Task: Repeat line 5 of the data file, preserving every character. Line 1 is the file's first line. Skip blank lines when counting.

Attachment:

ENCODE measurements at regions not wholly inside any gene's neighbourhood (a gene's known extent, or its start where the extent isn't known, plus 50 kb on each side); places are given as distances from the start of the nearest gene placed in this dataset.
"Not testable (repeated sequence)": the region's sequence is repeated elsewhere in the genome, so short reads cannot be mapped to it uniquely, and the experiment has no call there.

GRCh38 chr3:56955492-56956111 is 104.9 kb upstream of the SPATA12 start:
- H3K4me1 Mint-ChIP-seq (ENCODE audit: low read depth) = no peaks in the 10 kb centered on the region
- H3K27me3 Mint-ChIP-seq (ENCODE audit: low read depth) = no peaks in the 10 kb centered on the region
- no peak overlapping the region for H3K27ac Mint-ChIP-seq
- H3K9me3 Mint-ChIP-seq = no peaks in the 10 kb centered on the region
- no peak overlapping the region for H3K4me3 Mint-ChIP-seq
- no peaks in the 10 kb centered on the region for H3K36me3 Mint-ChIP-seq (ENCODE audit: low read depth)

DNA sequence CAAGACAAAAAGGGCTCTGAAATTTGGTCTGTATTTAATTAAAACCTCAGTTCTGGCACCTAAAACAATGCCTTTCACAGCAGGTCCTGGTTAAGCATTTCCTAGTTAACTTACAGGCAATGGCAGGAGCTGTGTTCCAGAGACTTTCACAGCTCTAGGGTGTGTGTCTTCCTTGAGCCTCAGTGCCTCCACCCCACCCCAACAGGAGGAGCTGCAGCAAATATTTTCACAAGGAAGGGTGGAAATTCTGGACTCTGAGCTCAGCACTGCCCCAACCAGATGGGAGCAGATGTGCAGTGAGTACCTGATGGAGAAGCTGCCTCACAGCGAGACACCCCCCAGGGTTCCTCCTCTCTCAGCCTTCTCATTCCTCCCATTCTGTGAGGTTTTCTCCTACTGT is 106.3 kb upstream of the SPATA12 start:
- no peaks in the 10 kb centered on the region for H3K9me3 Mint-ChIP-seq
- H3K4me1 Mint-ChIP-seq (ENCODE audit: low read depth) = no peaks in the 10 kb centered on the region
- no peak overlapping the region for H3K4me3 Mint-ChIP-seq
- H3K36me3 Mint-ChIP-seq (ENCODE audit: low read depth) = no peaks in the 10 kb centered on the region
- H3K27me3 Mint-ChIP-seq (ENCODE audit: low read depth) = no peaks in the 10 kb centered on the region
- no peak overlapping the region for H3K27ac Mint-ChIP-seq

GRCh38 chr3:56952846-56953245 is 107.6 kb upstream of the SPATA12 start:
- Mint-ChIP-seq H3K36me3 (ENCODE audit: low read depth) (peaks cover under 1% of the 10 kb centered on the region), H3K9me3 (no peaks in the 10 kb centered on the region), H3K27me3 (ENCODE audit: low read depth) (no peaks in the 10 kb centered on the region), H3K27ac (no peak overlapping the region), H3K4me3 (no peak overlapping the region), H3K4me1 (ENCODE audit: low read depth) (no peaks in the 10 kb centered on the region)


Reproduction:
- H3K27me3 Mint-ChIP-seq (ENCODE audit: low read depth) = no peaks in the 10 kb centered on the region